2. 2
    lonepilgrim on 23 May 2014 #

    the theatrical has always played a part in the UK pop tradition in one form or another, whether it be Bowie training with Lindsay Kemp or Gary Kemp (no relation) of Spandau Ballet attending Anna Scher’s Children’s Theatre. As Performing Arts schools became more mainstream and ‘professional’ in the 1990s so did the performers. They were well drilled in the teeth flashing dance moves of musical theatre and this was reflected in the performers who achieved success in pop. I don’t decry this as a bad thing but as Tom points out towards the end of his review it’s the mediocre music and production that often fails to match the commitment of the performers.
    I also I wonder if the rise of the ‘Performing Arts’ served to deepen the wedge between pop and ‘indie’ performers who embraced sullen ‘individualism’ as a badge of honour with entertainment a dirty word.. Much of the best UK pop IMO has been when the quirky amateur tradition meets the professional entertainment tradition and the sparks that then fly.
    I like the chorus of this song, the verses of this are a bit meh though. 4 or 5 from me

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    anto on 23 May 2014 #

    The verses are alright but the chorus is rather obnoxious. I’ve only ever seen Billie Piper as being marginally talented as an actress or a singer. I think she’s been pretty flukey, if anything.

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    Jim5et on 23 May 2014 #

    I’m almost nervous to listen back to this, because it was one of the great pop moments for me, one of the few songs that penetrated the fog of depression that characterised my mid-20s by dint of pure energy. I’ve been fond of Billie ever since. Without a fresh listen, 8

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    Tom on 23 May 2014 #

    #3 I don’t think she’s a great singer, no – the best bits on BWWT are the shouty bits, and I’m saving my verdict on her actual qualities as a pop star for next time, since I had a load of stuff I wanted to squeeze into this post.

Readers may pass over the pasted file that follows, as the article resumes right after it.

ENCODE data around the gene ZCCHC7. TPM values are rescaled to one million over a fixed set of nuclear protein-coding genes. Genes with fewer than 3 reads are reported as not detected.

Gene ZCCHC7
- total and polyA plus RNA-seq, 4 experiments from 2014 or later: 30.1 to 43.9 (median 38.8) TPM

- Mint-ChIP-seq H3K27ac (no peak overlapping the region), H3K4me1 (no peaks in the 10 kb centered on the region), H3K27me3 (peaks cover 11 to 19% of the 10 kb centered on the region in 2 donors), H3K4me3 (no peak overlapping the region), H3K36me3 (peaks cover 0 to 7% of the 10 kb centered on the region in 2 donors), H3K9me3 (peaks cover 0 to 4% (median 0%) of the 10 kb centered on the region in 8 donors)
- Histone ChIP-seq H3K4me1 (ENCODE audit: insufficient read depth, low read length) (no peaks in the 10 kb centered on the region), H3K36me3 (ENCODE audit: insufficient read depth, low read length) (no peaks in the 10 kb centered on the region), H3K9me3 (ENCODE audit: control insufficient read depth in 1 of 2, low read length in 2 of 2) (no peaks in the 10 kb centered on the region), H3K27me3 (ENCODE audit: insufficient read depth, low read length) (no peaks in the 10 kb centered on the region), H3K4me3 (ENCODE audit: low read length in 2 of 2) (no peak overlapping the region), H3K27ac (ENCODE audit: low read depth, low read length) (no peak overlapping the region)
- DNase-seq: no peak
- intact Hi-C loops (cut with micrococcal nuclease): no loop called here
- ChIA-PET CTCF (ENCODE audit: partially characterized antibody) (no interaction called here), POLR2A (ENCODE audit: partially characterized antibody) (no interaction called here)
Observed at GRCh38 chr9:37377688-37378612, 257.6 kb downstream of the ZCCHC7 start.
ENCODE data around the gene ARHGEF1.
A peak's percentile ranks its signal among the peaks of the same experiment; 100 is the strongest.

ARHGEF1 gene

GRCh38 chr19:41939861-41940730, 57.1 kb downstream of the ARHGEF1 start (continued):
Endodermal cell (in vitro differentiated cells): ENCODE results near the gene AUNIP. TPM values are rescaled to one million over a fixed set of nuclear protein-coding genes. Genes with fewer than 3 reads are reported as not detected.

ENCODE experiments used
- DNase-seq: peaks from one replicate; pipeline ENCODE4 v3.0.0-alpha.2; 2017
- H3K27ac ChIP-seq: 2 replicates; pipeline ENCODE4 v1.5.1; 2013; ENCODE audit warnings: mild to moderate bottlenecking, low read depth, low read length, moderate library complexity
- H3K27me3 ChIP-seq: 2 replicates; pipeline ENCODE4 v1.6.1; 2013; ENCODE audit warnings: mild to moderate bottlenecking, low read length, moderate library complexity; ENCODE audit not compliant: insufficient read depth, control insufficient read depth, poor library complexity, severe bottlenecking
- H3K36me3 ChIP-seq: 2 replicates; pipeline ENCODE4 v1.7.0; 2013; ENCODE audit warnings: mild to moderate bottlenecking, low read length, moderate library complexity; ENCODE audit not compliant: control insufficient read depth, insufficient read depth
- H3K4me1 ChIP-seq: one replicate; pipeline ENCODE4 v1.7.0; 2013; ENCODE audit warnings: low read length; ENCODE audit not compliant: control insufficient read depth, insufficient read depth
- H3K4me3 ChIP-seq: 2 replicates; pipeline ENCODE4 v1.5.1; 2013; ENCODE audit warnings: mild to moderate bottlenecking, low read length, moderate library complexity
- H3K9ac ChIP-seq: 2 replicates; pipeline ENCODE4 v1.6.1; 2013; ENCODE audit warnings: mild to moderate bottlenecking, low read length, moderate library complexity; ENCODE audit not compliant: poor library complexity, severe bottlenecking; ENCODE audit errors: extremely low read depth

As an actress – honestly I’ve only seen her in Who, so I’ve no idea of her range, but I think her character and her performance of it was pivotal to that show becoming the success it became.

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    punctum on 23 May 2014 #

    Accidental Prisoner references, part 458 (or was it an accident?): the younger Billie Piper, advertising the magazine Smash Hits, walking up to camera, blowing a bubble then bursting it and giggling: “POP!” I’m not sure it was so much of an accident, especially considering her later life as Rose Tyler; the miraculous recasting of Doctor Who as the slightly forlorn dreams of a girl needing a father figure and craving to free herself, or be freed, from the encroaching greyness.

    But her first number one does not demonstrate an urgent need for any parental figure, as such; “Because We Want To” was the latest, the most blatant and arguably the most colourful declaration of teenage girl UDI, a confidence easily able to charm or coax any reluctant participant out of their treehouse. If B*Witched skilfully reversed the traditional roles, then Billie offers a declaration of independence. Compare with the “Bad Boys” of Wham!; frustrated, angry, imprisoned in the bedroom at nineteen. Whereas Billie’s girls need tender no explanation or apology for what they are and what they stand for; the parental figures are mocked sardonically and fearlessly in the chorus – “Why you gotta play that song so loud?” she whines satirically. “Because we WANT TO!” she and the girls cheer in reply.